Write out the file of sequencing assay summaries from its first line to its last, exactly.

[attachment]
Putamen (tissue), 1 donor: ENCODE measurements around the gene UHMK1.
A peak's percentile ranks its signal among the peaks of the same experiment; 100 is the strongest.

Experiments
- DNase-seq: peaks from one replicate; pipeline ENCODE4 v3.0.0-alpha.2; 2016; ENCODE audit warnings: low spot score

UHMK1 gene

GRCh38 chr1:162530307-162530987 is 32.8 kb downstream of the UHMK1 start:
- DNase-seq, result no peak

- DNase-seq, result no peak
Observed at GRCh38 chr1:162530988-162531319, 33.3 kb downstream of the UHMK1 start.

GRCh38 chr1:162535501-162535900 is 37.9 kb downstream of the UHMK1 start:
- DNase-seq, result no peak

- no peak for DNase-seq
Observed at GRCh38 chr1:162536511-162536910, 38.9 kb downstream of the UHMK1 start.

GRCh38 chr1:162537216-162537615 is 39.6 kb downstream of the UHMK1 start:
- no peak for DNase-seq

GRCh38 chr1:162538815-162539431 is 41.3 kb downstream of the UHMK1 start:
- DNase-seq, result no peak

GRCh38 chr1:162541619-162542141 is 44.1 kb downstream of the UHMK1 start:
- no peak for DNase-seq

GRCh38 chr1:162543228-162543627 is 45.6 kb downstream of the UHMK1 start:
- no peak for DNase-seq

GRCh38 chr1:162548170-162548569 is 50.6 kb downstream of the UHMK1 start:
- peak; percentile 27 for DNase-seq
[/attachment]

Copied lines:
Putamen (tissue), 1 donor: ENCODE measurements around the gene UHMK1.
A peak's percentile ranks its signal among the peaks of the same experiment; 100 is the strongest.

Experiments
- DNase-seq: peaks from one replicate; pipeline ENCODE4 v3.0.0-alpha.2; 2016; ENCODE audit warnings: low spot score

UHMK1 gene

GRCh38 chr1:162530307-162530987 is 32.8 kb downstream of the UHMK1 start:
- DNase-seq, result no peak

- DNase-seq, result no peak
Observed at GRCh38 chr1:162530988-162531319, 33.3 kb downstream of the UHMK1 start.

GRCh38 chr1:162535501-162535900 is 37.9 kb downstream of the UHMK1 start:
- DNase-seq, result no peak

- no peak for DNase-seq
Observed at GRCh38 chr1:162536511-162536910, 38.9 kb downstream of the UHMK1 start.

GRCh38 chr1:162537216-162537615 is 39.6 kb downstream of the UHMK1 start:
- no peak for DNase-seq

GRCh38 chr1:162538815-162539431 is 41.3 kb downstream of the UHMK1 start:
- DNase-seq, result no peak

GRCh38 chr1:162541619-162542141 is 44.1 kb downstream of the UHMK1 start:
- no peak for DNase-seq

GRCh38 chr1:162543228-162543627 is 45.6 kb downstream of the UHMK1 start:
- no peak for DNase-seq

GRCh38 chr1:162548170-162548569 is 50.6 kb downstream of the UHMK1 start:
- peak; percentile 27 for DNase-seq